Surely, by now, it’s obvious (even in Geneva) that the tortured ‘single undertaking’ structure of the proposed Doha deal—designed to accommodate every policy option in the spectrum from less protection to more protection by way of elaborate exclusions, exceptions and disguises—is just not going to fly.
Let those who want to open markets find a sufficient number of trade partners to create a globe-spanning ‘free trade zone’ for traded agricultural products. Once they discover a ‘zone’ that provides a mercantilist basis for liberalization among the participants, let them form it without excluding others (to preserve non-discrimination in trade).
In our project on Alternative Frameworks for Agriculture Negotiations for the Australian Rural Research and Development Corporation, Andrew Stoler and I demonstrated that at such a free-trade zone can work. A ‘critical mass’ agreement among 35-or-so WTO members would be both technically and economically feasible and would deliver results comparable to the proposed Doha deal on agriculture.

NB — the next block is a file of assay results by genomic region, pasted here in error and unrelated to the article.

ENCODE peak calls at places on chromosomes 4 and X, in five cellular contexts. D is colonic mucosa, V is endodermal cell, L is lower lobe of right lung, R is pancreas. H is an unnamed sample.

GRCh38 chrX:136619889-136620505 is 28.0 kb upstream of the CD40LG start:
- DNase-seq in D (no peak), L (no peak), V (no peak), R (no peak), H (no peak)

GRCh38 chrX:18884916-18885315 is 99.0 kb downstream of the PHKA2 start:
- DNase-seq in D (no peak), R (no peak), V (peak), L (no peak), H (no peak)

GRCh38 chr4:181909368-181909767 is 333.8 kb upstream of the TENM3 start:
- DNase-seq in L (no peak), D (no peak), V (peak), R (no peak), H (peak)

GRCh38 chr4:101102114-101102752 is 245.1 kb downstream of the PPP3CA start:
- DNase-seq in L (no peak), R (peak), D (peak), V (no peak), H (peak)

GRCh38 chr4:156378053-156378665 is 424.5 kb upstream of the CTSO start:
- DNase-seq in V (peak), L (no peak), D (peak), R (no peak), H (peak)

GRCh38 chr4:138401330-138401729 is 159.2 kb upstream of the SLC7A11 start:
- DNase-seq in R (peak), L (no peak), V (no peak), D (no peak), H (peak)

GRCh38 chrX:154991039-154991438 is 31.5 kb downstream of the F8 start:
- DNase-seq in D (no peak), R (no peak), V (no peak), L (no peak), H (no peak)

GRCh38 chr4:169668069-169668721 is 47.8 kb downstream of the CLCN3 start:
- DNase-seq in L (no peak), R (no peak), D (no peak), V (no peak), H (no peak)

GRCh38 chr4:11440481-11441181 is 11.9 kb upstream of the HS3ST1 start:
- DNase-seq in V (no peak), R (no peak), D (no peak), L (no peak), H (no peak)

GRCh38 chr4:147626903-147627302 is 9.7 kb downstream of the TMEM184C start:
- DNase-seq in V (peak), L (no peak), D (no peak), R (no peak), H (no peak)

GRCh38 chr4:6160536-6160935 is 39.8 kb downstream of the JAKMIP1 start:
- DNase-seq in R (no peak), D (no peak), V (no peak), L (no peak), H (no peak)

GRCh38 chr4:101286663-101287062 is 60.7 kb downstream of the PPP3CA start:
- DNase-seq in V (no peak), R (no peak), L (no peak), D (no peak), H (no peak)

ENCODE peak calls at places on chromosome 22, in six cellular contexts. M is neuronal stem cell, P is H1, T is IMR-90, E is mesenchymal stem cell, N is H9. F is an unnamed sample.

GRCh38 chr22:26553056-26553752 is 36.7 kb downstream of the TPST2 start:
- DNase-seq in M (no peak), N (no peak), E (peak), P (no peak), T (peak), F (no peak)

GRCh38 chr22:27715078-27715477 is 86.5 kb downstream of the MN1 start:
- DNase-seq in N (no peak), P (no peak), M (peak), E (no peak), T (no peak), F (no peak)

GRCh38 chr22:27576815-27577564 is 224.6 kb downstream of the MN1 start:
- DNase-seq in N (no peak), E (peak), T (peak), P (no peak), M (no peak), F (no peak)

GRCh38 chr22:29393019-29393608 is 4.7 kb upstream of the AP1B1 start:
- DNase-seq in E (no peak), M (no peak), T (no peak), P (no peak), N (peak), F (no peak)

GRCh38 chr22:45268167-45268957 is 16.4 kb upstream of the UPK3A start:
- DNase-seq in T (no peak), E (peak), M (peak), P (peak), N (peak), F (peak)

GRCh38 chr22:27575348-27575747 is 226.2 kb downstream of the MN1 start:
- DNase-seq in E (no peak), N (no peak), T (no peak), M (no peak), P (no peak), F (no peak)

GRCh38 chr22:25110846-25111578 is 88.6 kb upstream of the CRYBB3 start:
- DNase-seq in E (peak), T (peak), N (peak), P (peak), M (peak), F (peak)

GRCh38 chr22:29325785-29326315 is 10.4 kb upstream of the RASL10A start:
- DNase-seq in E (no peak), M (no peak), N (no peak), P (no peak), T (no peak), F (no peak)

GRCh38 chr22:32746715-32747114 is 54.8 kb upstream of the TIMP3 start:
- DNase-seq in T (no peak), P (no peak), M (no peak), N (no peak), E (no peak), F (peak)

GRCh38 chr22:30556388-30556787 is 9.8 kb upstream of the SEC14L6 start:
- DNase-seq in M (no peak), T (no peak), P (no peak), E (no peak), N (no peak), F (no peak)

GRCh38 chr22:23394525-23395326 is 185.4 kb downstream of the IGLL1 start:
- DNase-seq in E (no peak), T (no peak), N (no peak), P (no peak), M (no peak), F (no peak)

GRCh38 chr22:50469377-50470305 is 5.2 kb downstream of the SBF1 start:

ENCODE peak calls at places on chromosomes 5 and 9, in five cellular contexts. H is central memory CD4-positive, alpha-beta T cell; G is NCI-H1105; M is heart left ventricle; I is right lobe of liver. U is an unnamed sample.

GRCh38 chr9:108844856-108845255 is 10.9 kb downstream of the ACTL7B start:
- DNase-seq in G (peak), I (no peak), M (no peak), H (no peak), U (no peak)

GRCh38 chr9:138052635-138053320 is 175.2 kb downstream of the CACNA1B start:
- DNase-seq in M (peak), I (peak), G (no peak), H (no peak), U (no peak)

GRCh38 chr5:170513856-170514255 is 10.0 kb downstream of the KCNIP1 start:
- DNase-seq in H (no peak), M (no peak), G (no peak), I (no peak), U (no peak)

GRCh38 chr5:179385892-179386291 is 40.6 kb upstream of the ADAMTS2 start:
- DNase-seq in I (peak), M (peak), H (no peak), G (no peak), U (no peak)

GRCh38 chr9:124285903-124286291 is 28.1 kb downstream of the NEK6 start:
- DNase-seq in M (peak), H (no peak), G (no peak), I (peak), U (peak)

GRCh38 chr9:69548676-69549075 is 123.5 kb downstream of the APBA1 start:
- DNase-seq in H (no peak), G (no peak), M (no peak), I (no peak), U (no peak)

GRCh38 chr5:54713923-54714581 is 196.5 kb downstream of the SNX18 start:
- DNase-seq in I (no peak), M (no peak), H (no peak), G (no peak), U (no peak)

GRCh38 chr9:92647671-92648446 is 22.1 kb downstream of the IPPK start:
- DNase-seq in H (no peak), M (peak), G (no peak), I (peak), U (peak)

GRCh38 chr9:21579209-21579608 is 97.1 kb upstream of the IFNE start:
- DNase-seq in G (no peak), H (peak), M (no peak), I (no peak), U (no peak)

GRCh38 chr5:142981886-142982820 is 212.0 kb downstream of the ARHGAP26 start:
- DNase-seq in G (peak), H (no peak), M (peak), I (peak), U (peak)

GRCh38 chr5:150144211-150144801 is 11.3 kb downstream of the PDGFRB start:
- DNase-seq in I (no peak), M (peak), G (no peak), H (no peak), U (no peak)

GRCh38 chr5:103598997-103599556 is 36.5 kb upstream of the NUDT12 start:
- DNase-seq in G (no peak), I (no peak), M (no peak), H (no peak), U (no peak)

I’ve prepared a pre-print (not for citation, please) of our full report to the RIRDC, that you can grab here. As well as our main conclusions, the documents contains papers on the economic modeling; the contributions from research institutions from Brazil, China, India and Indonesia; the results of the Global Trade Opinion Polls, and; analytical contributions from trade luminaries such as Kym Anderson (University of Adelaide), Simon Evenett (University of St Gallen), Ambassador Carlos Perez del Castillo (Former Chairman, WTO General Council), Sallie James (Cato Institute), Patrick Low (Chief Economist of WTO), Tim Josling (Stanford University), Peter Lloyd (University of Melbourne), Razeen Sally and Valentin Zahrnt (ECIPE), and Alan Winters (University of Sussex).
There is absolutely nothing new in U.S. exasperation with the United Nations and its overblown processes. This statement from the deputy U.S. climate envoy recalls the responses of thousands of technocrats exposed for the first time to the diplomatic morass; for decades, we’ve heard something similar from every new Administration.